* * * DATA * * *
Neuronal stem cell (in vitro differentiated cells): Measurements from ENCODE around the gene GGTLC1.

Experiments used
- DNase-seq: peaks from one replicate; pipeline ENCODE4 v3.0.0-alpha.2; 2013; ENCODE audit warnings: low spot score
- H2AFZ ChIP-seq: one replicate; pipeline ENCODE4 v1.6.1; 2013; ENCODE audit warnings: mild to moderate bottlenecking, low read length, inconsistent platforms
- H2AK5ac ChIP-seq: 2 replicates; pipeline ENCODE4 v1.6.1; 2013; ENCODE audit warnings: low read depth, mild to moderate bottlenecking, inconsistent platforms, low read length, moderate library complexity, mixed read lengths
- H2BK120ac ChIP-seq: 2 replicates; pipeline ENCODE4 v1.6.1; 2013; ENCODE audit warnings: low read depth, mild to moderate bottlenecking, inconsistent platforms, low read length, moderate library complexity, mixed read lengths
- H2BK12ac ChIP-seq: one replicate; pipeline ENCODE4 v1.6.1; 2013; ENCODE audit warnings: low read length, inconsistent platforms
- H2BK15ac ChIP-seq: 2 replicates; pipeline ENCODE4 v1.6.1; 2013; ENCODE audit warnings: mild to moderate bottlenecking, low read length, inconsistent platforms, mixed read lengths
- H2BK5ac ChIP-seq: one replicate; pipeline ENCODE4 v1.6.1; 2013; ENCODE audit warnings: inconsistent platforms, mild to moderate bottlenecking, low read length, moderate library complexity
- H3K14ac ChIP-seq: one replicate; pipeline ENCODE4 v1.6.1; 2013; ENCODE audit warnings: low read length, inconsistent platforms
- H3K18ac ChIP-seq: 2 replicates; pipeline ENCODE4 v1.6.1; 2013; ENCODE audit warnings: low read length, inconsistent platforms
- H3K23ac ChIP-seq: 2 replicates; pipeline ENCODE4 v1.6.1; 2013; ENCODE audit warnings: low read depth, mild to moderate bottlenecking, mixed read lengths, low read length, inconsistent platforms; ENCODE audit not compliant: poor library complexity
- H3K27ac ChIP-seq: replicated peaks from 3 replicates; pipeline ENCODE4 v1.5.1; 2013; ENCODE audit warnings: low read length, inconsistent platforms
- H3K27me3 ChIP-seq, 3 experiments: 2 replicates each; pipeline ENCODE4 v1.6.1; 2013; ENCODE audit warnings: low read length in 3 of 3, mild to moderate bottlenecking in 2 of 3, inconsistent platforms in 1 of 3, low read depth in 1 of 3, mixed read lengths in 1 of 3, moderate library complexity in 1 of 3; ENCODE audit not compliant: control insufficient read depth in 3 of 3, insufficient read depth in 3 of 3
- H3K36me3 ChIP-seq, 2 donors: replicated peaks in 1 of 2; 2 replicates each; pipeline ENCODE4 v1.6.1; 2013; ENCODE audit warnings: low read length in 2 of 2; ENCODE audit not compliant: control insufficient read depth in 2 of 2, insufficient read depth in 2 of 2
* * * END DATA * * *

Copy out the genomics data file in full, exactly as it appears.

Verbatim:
Neuronal stem cell (in vitro differentiated cells): Measurements from ENCODE around the gene GGTLC1.

Experiments used
- DNase-seq: peaks from one replicate; pipeline ENCODE4 v3.0.0-alpha.2; 2013; ENCODE audit warnings: low spot score
- H2AFZ ChIP-seq: one replicate; pipeline ENCODE4 v1.6.1; 2013; ENCODE audit warnings: mild to moderate bottlenecking, low read length, inconsistent platforms
- H2AK5ac ChIP-seq: 2 replicates; pipeline ENCODE4 v1.6.1; 2013; ENCODE audit warnings: low read depth, mild to moderate bottlenecking, inconsistent platforms, low read length, moderate library complexity, mixed read lengths
- H2BK120ac ChIP-seq: 2 replicates; pipeline ENCODE4 v1.6.1; 2013; ENCODE audit warnings: low read depth, mild to moderate bottlenecking, inconsistent platforms, low read length, moderate library complexity, mixed read lengths
- H2BK12ac ChIP-seq: one replicate; pipeline ENCODE4 v1.6.1; 2013; ENCODE audit warnings: low read length, inconsistent platforms
- H2BK15ac ChIP-seq: 2 replicates; pipeline ENCODE4 v1.6.1; 2013; ENCODE audit warnings: mild to moderate bottlenecking, low read length, inconsistent platforms, mixed read lengths
- H2BK5ac ChIP-seq: one replicate; pipeline ENCODE4 v1.6.1; 2013; ENCODE audit warnings: inconsistent platforms, mild to moderate bottlenecking, low read length, moderate library complexity
- H3K14ac ChIP-seq: one replicate; pipeline ENCODE4 v1.6.1; 2013; ENCODE audit warnings: low read length, inconsistent platforms
- H3K18ac ChIP-seq: 2 replicates; pipeline ENCODE4 v1.6.1; 2013; ENCODE audit warnings: low read length, inconsistent platforms
- H3K23ac ChIP-seq: 2 replicates; pipeline ENCODE4 v1.6.1; 2013; ENCODE audit warnings: low read depth, mild to moderate bottlenecking, mixed read lengths, low read length, inconsistent platforms; ENCODE audit not compliant: poor library complexity
- H3K27ac ChIP-seq: replicated peaks from 3 replicates; pipeline ENCODE4 v1.5.1; 2013; ENCODE audit warnings: low read length, inconsistent platforms
- H3K27me3 ChIP-seq, 3 experiments: 2 replicates each; pipeline ENCODE4 v1.6.1; 2013; ENCODE audit warnings: low read length in 3 of 3, mild to moderate bottlenecking in 2 of 3, inconsistent platforms in 1 of 3, low read depth in 1 of 3, mixed read lengths in 1 of 3, moderate library complexity in 1 of 3; ENCODE audit not compliant: control insufficient read depth in 3 of 3, insufficient read depth in 3 of 3
- H3K36me3 ChIP-seq, 2 donors: replicated peaks in 1 of 2; 2 replicates each; pipeline ENCODE4 v1.6.1; 2013; ENCODE audit warnings: low read length in 2 of 2; ENCODE audit not compliant: control insufficient read depth in 2 of 2, insufficient read depth in 2 of 2